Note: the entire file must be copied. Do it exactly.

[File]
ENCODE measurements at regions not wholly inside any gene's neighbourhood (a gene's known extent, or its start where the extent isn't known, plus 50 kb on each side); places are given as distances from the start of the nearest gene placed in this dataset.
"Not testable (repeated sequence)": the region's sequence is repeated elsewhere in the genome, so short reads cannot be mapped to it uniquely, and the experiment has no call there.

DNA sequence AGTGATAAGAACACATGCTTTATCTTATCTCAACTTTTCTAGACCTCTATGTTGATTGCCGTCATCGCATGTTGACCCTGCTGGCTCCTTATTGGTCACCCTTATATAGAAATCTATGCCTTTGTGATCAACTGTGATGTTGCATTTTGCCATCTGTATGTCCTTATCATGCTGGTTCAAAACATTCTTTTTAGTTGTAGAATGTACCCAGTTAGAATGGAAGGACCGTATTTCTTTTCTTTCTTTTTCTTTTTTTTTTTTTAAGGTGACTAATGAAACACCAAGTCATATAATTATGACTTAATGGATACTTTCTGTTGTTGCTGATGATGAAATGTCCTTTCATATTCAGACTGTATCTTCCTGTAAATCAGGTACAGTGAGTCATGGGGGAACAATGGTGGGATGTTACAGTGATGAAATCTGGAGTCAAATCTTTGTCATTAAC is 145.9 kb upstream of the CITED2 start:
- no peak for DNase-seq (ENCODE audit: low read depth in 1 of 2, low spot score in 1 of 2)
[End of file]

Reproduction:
ENCODE measurements at regions not wholly inside any gene's neighbourhood (a gene's known extent, or its start where the extent isn't known, plus 50 kb on each side); places are given as distances from the start of the nearest gene placed in this dataset.
"Not testable (repeated sequence)": the region's sequence is repeated elsewhere in the genome, so short reads cannot be mapped to it uniquely, and the experiment has no call there.

DNA sequence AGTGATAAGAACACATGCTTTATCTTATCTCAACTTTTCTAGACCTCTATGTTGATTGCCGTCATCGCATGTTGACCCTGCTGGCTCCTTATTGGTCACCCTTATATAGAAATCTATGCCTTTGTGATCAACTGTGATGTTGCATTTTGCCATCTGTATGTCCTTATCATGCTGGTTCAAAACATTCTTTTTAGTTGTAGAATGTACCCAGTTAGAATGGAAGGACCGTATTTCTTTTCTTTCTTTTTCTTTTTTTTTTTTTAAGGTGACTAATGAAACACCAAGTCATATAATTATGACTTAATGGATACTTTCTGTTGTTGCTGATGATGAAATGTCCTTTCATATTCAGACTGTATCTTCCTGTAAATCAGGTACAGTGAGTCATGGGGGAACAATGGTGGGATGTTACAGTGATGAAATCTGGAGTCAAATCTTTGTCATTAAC is 145.9 kb upstream of the CITED2 start:
- no peak for DNase-seq (ENCODE audit: low read depth in 1 of 2, low spot score in 1 of 2)